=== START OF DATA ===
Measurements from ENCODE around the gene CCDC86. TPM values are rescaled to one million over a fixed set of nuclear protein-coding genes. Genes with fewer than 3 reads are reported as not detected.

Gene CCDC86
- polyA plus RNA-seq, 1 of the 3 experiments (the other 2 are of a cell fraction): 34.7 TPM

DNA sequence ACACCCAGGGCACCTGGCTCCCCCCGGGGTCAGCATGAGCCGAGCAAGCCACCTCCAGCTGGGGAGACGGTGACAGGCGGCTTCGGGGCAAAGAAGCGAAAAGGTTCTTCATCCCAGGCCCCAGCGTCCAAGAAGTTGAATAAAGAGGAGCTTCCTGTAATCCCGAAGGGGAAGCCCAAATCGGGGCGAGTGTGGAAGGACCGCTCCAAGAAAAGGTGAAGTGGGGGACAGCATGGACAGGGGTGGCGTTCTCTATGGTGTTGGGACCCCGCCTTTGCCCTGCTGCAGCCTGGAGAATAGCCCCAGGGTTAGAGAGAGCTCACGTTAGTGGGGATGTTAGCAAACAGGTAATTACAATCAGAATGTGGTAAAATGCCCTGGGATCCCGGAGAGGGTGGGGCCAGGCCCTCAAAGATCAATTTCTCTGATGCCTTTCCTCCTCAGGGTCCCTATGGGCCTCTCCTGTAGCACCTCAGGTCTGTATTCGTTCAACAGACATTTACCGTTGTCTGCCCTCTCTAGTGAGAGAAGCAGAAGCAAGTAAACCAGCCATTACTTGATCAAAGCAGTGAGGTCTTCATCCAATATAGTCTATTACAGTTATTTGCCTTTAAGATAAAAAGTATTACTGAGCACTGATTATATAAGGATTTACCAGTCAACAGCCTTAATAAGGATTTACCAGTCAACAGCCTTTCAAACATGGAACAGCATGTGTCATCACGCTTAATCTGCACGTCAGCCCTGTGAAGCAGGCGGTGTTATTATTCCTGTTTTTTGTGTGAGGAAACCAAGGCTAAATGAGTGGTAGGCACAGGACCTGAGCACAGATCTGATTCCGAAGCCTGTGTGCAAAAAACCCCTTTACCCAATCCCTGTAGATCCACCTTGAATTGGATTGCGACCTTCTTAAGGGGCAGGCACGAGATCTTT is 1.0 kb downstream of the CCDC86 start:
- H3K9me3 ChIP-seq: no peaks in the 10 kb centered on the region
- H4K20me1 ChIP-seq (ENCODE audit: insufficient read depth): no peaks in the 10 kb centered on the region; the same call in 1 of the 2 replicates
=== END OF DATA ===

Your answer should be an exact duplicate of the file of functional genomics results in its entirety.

Measurements from ENCODE around the gene CCDC86. TPM values are rescaled to one million over a fixed set of nuclear protein-coding genes. Genes with fewer than 3 reads are reported as not detected.

Gene CCDC86
- polyA plus RNA-seq, 1 of the 3 experiments (the other 2 are of a cell fraction): 34.7 TPM

DNA sequence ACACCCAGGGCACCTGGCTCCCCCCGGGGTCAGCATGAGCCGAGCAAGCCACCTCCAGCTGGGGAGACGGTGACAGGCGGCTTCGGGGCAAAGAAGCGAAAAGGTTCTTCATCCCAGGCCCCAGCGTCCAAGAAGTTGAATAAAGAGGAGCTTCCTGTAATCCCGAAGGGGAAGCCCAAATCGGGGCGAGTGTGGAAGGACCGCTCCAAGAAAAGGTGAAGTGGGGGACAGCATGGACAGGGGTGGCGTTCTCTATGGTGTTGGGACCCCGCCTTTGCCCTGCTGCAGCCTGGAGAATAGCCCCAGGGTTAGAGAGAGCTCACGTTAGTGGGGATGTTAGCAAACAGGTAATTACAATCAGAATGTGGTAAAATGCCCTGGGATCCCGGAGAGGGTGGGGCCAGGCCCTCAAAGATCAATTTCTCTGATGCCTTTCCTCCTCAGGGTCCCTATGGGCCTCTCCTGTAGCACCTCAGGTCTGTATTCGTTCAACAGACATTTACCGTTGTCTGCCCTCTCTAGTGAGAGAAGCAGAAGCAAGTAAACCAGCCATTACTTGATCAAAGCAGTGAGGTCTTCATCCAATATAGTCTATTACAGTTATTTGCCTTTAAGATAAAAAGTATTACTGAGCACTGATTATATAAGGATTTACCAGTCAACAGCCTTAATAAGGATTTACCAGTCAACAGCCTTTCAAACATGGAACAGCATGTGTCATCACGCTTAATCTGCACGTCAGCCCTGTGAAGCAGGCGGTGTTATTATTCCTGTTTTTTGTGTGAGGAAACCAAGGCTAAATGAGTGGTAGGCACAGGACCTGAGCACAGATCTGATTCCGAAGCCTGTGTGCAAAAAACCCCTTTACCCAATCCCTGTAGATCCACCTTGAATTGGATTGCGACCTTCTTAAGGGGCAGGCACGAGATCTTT is 1.0 kb downstream of the CCDC86 start:
- H3K9me3 ChIP-seq: no peaks in the 10 kb centered on the region
- H4K20me1 ChIP-seq (ENCODE audit: insufficient read depth): no peaks in the 10 kb centered on the region; the same call in 1 of the 2 replicates